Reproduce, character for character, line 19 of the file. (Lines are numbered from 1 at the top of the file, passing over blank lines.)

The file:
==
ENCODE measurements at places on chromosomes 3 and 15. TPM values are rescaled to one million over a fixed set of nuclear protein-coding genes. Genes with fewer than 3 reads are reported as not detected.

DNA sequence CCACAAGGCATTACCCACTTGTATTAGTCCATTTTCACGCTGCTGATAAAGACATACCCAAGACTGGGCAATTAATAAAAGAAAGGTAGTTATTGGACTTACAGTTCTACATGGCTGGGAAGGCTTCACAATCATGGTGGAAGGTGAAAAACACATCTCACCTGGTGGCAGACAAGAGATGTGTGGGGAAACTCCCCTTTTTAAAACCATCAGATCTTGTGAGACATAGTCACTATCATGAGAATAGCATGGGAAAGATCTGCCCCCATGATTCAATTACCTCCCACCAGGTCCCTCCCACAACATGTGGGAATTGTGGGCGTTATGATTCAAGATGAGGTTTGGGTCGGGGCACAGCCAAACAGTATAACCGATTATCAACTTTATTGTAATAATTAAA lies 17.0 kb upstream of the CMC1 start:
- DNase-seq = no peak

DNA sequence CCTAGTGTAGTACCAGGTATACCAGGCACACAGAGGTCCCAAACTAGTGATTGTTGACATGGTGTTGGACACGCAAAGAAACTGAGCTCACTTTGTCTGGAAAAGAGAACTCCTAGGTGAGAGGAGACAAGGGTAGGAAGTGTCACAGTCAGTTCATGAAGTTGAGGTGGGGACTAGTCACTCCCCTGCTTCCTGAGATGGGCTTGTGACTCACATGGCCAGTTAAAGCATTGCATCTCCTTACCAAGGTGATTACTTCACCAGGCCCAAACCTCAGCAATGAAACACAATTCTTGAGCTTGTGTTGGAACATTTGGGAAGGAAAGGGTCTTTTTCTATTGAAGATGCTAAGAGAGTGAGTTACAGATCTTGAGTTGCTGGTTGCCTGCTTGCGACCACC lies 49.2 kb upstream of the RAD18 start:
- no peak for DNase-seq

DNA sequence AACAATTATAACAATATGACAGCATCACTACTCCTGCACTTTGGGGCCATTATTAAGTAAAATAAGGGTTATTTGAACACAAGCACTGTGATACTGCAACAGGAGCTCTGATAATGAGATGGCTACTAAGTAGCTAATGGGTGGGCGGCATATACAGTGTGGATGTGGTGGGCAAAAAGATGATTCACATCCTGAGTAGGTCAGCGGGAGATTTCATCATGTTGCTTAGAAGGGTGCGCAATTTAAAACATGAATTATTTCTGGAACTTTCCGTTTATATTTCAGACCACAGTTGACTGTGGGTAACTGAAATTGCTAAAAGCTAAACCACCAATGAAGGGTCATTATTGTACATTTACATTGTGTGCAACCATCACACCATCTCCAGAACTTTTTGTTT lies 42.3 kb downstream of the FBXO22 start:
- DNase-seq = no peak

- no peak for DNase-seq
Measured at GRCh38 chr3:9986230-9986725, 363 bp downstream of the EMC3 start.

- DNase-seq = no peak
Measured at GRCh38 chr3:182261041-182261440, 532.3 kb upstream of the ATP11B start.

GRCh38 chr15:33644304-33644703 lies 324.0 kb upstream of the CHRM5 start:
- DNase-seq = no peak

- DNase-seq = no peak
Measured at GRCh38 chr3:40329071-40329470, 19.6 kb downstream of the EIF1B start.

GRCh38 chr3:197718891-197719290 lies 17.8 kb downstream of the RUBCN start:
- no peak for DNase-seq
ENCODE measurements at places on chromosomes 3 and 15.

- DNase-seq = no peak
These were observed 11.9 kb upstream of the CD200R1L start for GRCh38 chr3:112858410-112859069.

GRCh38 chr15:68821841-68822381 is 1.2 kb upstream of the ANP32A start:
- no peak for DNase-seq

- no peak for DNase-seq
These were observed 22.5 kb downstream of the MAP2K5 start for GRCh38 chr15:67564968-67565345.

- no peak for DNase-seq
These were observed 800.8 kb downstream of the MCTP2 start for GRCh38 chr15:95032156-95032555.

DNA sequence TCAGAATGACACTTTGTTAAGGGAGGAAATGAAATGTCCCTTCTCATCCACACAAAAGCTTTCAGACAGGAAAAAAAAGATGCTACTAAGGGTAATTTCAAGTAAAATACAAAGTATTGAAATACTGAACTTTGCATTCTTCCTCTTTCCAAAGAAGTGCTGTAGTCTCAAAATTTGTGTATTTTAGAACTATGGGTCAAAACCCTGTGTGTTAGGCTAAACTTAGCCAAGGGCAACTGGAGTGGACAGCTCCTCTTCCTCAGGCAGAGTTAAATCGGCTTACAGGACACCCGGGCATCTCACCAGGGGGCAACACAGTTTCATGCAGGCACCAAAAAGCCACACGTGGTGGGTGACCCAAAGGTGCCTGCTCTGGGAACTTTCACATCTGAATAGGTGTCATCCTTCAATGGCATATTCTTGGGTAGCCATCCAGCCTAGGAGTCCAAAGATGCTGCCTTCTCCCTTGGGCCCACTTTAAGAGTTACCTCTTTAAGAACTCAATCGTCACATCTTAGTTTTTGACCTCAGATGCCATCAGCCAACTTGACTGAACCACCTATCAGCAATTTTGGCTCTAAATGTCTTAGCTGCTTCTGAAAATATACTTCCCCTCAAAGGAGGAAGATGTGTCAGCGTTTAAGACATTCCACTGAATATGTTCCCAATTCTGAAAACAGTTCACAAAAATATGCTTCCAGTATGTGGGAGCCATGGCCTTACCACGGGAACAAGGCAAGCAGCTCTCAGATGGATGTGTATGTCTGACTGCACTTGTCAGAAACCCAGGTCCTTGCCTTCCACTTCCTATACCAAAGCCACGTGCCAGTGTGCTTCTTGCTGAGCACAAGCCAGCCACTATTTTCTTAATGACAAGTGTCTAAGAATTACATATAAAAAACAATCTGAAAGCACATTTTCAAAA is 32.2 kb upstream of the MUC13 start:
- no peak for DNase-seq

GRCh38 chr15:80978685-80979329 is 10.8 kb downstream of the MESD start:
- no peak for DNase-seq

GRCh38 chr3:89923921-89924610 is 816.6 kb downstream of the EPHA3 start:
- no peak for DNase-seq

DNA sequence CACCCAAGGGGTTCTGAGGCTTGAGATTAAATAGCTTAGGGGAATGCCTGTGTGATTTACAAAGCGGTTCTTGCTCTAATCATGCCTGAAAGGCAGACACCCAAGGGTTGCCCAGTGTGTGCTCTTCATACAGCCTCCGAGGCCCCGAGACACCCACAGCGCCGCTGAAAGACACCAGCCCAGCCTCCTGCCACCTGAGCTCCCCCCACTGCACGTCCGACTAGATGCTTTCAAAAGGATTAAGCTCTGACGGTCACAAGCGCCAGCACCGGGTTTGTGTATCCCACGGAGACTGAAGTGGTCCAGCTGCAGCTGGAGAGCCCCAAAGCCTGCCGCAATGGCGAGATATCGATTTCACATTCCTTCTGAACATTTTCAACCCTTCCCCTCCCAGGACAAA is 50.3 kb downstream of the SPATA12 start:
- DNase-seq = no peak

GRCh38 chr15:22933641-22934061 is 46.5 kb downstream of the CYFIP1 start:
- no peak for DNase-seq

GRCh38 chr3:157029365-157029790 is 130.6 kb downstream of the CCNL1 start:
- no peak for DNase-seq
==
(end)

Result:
- DNase-seq = no peak